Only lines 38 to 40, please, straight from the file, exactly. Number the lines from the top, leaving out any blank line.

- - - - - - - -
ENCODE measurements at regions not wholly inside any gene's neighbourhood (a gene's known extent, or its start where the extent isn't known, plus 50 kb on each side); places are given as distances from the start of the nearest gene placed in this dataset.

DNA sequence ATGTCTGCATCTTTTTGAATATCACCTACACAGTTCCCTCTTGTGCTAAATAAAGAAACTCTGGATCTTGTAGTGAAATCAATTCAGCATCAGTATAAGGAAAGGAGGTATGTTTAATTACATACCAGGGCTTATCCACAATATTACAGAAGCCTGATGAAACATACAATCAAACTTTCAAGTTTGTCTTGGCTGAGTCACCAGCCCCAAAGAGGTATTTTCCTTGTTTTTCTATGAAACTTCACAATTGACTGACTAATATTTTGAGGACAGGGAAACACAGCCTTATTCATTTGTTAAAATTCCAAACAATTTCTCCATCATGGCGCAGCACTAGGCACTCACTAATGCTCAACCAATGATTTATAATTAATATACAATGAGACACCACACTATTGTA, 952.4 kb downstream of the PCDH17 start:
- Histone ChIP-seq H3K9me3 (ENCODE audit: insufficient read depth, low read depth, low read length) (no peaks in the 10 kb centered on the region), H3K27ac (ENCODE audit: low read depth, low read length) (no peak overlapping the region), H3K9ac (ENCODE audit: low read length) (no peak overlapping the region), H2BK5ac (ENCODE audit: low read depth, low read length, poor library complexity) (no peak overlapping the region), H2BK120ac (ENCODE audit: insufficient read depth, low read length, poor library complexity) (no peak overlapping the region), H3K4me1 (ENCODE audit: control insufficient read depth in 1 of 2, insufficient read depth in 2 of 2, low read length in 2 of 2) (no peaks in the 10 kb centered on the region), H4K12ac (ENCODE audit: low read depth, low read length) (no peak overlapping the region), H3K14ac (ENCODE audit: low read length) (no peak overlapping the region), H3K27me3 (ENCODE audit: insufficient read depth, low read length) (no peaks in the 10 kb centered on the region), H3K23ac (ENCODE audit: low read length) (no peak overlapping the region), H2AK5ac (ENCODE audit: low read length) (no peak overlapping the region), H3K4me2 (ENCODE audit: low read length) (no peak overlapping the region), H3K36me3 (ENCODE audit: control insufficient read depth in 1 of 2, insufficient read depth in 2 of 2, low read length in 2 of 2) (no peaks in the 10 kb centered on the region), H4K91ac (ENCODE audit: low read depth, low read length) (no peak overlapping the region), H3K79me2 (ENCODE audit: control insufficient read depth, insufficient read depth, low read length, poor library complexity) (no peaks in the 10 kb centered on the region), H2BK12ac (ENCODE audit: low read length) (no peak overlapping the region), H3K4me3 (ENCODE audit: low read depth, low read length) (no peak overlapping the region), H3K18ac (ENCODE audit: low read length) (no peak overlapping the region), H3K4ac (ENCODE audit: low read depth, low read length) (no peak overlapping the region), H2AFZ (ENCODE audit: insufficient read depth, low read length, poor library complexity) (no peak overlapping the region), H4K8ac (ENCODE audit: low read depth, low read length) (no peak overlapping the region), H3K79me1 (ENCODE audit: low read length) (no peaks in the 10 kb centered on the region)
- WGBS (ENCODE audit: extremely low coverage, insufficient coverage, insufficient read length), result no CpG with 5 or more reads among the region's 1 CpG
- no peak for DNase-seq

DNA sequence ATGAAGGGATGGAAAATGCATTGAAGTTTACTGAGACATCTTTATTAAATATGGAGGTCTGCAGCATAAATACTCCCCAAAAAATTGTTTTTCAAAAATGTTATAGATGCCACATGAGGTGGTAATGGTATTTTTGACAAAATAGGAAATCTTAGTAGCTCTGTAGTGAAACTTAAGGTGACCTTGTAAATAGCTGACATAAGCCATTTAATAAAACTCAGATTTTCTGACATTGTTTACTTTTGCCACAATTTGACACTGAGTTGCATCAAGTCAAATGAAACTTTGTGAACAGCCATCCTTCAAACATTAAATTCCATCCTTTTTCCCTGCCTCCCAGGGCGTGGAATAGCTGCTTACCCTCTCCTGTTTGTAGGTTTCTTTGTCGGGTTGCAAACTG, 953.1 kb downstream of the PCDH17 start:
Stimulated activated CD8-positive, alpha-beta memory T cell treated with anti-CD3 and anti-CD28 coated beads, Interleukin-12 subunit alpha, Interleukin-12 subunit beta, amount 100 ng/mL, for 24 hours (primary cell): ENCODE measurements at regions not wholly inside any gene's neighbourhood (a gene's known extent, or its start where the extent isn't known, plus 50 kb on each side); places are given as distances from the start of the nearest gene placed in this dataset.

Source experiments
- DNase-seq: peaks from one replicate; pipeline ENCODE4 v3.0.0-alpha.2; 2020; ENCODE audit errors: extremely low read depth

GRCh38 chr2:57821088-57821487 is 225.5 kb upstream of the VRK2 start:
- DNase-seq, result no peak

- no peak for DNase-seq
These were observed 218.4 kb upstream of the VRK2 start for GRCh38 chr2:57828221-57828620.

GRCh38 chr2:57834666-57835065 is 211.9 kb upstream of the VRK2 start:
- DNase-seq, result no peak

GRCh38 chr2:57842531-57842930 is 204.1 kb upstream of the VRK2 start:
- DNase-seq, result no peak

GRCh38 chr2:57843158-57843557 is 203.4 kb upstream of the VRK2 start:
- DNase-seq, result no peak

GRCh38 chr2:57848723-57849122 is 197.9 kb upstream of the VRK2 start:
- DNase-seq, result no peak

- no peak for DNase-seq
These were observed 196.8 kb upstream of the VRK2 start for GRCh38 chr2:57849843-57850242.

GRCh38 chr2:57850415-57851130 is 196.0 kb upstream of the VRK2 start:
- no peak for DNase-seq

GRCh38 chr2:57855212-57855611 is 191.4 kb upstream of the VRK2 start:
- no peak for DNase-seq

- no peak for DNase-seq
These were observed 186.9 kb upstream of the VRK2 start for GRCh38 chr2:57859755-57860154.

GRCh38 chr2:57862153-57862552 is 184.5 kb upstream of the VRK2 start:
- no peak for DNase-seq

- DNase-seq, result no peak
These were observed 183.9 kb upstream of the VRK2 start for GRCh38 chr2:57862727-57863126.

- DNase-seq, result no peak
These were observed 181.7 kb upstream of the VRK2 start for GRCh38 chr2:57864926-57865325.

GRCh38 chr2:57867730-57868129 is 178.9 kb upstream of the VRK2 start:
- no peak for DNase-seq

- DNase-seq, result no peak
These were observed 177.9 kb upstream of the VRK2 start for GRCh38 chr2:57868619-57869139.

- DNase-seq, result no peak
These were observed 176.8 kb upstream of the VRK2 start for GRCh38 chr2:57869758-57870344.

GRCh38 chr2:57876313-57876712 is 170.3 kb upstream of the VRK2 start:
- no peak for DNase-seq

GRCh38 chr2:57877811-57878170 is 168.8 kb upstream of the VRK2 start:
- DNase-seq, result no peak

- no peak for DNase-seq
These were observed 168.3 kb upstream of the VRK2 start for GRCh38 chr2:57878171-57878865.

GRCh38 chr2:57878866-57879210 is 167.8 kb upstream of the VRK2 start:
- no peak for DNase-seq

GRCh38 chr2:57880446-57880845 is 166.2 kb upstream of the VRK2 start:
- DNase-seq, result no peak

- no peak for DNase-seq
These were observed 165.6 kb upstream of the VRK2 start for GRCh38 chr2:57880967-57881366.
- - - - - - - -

- DNase-seq, result no peak
These were observed 177.9 kb upstream of the VRK2 start for GRCh38 chr2:57868619-57869139.

- DNase-seq, result no peak